Virginia in the Vanguard

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The New York Sun

It’s starting to look like Virginia could yet emerge in a leading role among the states in respect of monetary reform. The lower chamber of its general assembly has passed a bill to underwrite a study of the feasibility of a monetary unit based on a metallic standard. It is one of a number of states that are reaching deep into the Constitution of the United States to protect themselves in an era when the value of the dollars issued by the federal government is collapsing.

We wrote about the situation in the Old Dominion two years ago, in an editorial called “Virginia’s Golden Opportunity.” The measure was still in its earliest stages, but it was important in and of itself and also because Virginia is such an important state, particularly in respect of the Constitution. The chairman of the convention that wrote the Constitution, George Washington, the so-called “father of the Constitution,” James Madison, and the author of the Declaration of Independence, Thomas Jefferson, were, after all, all Virginians.

They were also of the view that gold and silver are the true money. Washington warned that paper money always has the effect “to ruin commerce, oppress the honest, and open the door to every species of fraud and injustice.” Jefferson called specie — meaning gold and silver “the most perfect medium because it will preserve its own level; because, having intrinsic and universal value, it can never die in our hands, and it is the surest resource of reliance in time of war.” Madison had a similar view.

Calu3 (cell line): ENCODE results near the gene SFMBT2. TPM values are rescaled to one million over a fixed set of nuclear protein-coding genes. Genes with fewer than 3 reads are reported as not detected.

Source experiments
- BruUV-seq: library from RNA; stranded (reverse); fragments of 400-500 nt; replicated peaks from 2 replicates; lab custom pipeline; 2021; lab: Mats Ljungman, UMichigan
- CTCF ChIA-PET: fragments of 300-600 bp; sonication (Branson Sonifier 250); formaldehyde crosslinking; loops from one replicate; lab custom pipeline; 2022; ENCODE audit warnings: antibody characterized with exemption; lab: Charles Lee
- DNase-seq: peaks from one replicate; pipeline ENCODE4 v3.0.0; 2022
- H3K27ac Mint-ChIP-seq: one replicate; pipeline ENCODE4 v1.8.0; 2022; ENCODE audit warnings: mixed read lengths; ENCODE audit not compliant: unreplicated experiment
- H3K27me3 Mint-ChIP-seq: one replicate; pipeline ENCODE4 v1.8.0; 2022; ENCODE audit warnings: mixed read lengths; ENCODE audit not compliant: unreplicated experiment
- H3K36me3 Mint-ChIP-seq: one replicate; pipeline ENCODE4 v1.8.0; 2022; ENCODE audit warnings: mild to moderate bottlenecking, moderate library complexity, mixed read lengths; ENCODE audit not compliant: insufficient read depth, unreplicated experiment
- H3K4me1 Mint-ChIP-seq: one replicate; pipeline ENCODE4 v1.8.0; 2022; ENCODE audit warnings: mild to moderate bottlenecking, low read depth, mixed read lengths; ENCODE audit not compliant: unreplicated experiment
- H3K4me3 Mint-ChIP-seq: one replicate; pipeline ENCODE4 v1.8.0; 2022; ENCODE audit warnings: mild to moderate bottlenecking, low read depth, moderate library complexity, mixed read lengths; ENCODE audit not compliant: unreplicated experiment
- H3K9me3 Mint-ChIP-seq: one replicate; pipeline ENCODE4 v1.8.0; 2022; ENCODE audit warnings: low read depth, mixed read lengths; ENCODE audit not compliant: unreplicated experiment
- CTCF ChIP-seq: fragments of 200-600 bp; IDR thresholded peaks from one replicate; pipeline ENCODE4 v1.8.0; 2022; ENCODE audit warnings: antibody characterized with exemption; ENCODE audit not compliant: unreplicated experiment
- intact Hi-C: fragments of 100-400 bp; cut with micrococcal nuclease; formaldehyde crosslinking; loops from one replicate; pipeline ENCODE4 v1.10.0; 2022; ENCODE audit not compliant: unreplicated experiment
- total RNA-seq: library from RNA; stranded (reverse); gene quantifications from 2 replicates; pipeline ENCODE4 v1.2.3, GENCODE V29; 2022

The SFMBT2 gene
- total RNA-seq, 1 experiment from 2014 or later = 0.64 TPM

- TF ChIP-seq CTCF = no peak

This is why, when the Constitution was written, it prohibited the states from coining money or emitting paper money or making “any Thing but gold and silver Coin a Tender in Payment of Debts.” This means that Virginia can’t make its own coins, but it can make gold and silver coins legal tender within the state. More than a dozen states are exploring doing just that, spurred, at least in part, by the American Principles Project and also by the collapse in the value of the fiat dollars being issued by the Federal Reserve.

It’s unclear at the moment whether the measure in Virginia will clear the state’s senate. The Washington Post quoted one legislator in Virginia, Mark Sickles, as asking, “Are we seriously going to spend taxpayer resources studying a replacement to the world’s backbone currency?” But it’s not just Virginia’s delegates who are growing concerned. At various times during the recent collapse of the dollar, China, key ministers in Europe, and the United Nations itself have all begun to speak out on the need to establish a new reserve currency.

“Our nation’s most fundamental principles — equal rights, rule of law, private property rights, individual liberty — still require a dependable dollar to be meaningfully preserved,” the Washington Post quotes the Virginia bill as saying. This is precisely why the study that Virginia is considering could prove to be so important. By our lights this is another area — like public service unions, spending and tax reduction, entitlement reform, eminent domain protection, and vouchsafing the right to keep and bear arms — where the states are leading the reform effort in the country.

Call it the miracle of federalism. Virginia has an opportunity to begin an important study of the powers of the states at a time when the value of the dollar has plunged to below a 1,670th of an ounce of gold, little more than half of what it was valued at when Barack Obama acceded to the presidency. It is less than a 6th of the value at which the dollar stood at the start of the Bush presidency. If Virginia acts, it would not be surprising to see more states follow its lead.

The New York Sun

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